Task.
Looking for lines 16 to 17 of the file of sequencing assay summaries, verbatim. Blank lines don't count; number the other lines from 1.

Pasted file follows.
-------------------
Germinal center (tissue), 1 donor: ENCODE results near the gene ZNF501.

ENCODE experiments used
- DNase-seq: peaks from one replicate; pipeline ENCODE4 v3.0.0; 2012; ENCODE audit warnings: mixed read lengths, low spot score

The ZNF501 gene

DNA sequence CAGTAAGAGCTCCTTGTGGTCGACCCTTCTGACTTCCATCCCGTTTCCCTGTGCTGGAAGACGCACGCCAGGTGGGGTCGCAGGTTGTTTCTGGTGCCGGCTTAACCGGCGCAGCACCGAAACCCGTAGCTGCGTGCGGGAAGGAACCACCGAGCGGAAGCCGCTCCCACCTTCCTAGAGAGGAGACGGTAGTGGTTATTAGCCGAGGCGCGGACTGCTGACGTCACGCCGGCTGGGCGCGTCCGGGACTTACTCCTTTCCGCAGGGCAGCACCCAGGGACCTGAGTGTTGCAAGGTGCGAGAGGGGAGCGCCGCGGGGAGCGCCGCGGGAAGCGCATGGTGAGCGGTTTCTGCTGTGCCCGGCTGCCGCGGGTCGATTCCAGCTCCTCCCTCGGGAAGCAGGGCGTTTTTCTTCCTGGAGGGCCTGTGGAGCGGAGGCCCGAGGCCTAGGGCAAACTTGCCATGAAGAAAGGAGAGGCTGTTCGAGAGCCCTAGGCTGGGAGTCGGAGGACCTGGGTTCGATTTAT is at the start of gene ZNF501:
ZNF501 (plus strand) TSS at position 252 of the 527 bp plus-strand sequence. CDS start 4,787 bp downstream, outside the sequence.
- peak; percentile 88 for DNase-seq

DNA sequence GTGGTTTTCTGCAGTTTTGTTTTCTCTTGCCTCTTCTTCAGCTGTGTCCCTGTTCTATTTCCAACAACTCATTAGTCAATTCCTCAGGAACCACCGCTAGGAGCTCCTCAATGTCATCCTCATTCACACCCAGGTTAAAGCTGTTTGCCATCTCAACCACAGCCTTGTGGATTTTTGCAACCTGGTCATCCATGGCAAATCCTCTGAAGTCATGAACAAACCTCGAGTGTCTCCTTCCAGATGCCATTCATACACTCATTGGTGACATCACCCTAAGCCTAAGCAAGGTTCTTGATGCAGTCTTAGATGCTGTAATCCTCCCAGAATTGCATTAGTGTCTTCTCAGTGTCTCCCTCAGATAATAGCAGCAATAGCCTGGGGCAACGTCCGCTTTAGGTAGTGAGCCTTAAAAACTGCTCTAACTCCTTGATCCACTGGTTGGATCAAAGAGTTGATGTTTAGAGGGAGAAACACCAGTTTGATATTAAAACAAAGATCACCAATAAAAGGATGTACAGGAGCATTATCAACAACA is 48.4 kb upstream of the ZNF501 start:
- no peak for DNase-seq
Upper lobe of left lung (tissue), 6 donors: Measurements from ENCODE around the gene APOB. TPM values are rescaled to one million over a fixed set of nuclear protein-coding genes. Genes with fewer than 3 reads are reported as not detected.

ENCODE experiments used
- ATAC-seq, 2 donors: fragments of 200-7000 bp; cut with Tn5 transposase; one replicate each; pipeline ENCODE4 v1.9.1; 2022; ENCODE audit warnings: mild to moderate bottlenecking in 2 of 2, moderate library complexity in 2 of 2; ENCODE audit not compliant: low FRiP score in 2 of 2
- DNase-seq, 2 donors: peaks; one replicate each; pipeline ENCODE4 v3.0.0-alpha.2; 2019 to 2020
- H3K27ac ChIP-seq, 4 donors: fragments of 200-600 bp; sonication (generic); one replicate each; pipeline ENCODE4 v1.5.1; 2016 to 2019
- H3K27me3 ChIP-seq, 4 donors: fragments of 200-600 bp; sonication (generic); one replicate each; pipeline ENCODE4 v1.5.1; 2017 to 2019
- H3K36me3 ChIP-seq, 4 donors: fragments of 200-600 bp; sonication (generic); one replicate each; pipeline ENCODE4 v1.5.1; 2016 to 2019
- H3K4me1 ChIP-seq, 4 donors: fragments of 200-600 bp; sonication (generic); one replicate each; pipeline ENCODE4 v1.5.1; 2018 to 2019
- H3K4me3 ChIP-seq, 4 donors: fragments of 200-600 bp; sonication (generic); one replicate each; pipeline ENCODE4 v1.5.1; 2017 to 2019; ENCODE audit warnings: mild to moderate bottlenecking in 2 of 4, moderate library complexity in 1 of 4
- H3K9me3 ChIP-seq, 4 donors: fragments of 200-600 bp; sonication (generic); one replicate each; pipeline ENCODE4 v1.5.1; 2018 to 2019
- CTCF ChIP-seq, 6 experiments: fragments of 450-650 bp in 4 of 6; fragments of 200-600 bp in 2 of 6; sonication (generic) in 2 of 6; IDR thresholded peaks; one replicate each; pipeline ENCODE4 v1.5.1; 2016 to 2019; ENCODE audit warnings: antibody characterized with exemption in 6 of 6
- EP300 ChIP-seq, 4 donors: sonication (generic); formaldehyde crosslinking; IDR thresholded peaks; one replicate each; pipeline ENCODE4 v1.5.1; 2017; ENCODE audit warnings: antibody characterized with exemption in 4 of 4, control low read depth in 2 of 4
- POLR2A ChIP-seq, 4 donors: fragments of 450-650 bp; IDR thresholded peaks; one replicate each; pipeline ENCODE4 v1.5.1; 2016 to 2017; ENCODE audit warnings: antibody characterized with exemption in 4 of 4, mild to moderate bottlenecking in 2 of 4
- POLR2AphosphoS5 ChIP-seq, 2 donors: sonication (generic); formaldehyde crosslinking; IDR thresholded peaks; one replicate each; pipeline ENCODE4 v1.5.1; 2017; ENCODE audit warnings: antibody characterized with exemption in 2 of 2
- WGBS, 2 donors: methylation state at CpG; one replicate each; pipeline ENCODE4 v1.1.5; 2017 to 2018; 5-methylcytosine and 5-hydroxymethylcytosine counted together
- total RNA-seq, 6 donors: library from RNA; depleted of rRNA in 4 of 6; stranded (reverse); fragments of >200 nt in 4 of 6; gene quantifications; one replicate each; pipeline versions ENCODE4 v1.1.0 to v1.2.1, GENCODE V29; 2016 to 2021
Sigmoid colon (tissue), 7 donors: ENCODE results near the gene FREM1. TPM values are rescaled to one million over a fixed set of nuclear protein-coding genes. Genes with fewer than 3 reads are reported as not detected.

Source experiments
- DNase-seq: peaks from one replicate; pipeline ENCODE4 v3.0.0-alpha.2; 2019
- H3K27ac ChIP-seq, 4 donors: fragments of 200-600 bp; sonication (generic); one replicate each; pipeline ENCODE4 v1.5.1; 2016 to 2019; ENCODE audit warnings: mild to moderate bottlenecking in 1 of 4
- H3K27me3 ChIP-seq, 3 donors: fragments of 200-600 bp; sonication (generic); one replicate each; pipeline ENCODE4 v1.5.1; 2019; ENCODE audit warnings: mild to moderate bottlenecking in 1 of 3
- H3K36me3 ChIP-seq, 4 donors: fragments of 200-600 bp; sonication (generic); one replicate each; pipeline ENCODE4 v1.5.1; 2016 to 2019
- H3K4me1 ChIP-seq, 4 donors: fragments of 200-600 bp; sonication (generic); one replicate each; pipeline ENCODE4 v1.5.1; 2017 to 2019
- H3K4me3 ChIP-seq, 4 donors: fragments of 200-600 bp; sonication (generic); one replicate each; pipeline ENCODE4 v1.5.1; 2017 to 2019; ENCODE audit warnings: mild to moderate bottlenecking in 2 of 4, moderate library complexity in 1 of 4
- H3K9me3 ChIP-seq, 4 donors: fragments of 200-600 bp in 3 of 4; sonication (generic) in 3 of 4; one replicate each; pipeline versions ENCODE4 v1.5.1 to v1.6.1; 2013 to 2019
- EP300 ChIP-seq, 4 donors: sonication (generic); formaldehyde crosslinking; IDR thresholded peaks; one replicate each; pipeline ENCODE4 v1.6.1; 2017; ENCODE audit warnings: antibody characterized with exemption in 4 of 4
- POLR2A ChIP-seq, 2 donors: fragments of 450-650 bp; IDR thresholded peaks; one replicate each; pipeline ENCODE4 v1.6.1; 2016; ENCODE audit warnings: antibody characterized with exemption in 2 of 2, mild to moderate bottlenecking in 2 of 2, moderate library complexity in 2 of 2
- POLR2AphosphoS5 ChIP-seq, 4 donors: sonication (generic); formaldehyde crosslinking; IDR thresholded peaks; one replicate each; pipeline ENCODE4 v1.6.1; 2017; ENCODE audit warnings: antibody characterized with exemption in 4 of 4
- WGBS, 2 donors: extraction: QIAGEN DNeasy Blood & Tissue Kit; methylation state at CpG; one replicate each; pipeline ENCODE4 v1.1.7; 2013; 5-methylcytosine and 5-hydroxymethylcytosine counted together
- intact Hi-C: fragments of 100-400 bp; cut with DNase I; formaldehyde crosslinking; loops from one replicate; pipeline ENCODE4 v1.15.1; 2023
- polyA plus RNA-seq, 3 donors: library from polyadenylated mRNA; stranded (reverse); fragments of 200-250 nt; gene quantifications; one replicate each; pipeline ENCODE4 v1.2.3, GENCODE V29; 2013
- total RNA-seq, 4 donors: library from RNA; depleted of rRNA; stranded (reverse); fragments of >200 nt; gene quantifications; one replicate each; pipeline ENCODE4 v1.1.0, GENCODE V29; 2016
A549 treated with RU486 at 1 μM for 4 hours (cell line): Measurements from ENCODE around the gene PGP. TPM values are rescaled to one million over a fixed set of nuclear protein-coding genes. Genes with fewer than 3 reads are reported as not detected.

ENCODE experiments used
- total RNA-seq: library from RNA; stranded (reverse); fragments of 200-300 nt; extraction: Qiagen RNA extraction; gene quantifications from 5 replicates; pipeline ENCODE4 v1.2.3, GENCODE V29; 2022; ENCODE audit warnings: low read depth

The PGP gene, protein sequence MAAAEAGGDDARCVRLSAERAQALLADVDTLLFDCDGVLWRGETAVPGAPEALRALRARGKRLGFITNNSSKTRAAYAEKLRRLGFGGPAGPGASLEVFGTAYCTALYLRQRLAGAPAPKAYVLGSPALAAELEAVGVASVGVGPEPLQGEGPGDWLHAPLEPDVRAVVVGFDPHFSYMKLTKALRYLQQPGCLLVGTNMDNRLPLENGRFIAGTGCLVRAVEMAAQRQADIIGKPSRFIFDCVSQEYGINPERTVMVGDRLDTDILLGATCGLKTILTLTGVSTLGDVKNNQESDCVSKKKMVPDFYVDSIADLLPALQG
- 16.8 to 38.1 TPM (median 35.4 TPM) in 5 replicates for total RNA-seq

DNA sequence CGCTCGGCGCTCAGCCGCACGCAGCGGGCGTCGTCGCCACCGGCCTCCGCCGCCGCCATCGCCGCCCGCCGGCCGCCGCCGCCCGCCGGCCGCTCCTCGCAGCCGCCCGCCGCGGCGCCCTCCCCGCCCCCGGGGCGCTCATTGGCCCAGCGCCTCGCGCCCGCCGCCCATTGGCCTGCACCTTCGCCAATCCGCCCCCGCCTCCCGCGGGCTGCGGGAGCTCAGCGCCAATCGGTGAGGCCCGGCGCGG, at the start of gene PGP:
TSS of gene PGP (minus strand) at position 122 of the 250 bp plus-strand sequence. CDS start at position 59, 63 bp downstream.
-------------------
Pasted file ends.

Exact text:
- H3K36me3 ChIP-seq, 4 donors: fragments of 200-600 bp; sonication (generic); one replicate each; pipeline ENCODE4 v1.5.1; 2016 to 2019
- H3K4me1 ChIP-seq, 4 donors: fragments of 200-600 bp; sonication (generic); one replicate each; pipeline ENCODE4 v1.5.1; 2018 to 2019